Review: Ride

After a lengthy delay, Ride has finally been released throughout North America. Milestone has been crafting motorcycle-based games for many years, with the MotoGP being their stalwarts. Ride takes things in a different direction. While MotoGP was more arcade-centric in tone, Ride is aimed at the sim racing crowd by taking a more serious approach to things. Much like the Forza Motorsport series, however, it’s incredibly user-friendly and nowhere near as intimidating as sim racers used to be, or can still be in the wrong hands.

Handling is the most important part of a racing game. The Gran Turismo games struggled with making it feel realistic for quite some time, while Need For Speed: Shift couldn’t even nail it down with extensive sliders. Forza got it right immediately and then fine-tuned things with a number of player-helping assists to reduce frustration. The meat and potatoes of the single player game is the world tour mode. Here, you can tackle a series of championship cups and be part of a small team. Much like in the GRiD series, this enables you to have a bit of a backup plan in case your performance isn’t up to snuff. If you do well, then a ton of credits will flood your account and you’ll be able to upgrade your rider and bike in many ways.

Like Forza, the campaign mode can become a myriad of menus and races after a while. The key is to mix it up a bit with some racing in that mode, then trying your hand at the exhibition races to build up credits in a risk-free way. Online allows you to amp up your skillset pretty quickly too as you’ll learn little tricks from other players. Luckily, Ride has a gentle learning curve and isn’t overly difficult. There’s a tutorial that teaches you the controls, the racing line, and showcases the braking system. Unlike a lot of games where it’s easy to oversteer thanks to iffy handling right out of the box, Ride‘s handling always feels right even with a lower-powered bike.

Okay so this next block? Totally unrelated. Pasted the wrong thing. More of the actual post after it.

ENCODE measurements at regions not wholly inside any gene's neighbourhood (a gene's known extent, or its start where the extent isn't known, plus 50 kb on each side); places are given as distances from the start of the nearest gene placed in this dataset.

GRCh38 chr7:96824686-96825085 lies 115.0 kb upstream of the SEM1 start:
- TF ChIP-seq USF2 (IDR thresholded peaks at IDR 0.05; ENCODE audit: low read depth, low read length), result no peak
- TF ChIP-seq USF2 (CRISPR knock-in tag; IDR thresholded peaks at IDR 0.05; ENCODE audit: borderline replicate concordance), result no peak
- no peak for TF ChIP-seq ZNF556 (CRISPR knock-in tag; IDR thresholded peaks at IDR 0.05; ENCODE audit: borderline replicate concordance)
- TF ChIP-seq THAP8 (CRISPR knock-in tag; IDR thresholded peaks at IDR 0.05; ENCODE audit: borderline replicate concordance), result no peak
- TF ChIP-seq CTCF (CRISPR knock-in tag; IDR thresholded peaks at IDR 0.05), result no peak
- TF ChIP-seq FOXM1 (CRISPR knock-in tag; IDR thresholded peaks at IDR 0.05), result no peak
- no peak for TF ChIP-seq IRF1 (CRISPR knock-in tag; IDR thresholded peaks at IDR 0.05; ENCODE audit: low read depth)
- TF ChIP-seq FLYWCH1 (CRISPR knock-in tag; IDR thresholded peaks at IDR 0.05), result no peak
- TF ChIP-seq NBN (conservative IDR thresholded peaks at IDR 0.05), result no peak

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Online play is available and surprisingly robust. You can compete in single races or even do a championship session if you want. Those seeking a shorter series can do a two race series with three laps each, while someone wanting an endurance test can have races reach 15 laps and have an 18 race series on top of that. Online races are pretty smooth and we never had anything more than a minor amount of lag. Racing games are prone to bizarre vehicle skipping during online action, but that never happened here. It looks like some time and care went into optimizing the netcode, and it results in an online game that is nearly as smooth as the offline one. Races are exciting in both forms, and players are generally fair online and don’t just try and push you off the track.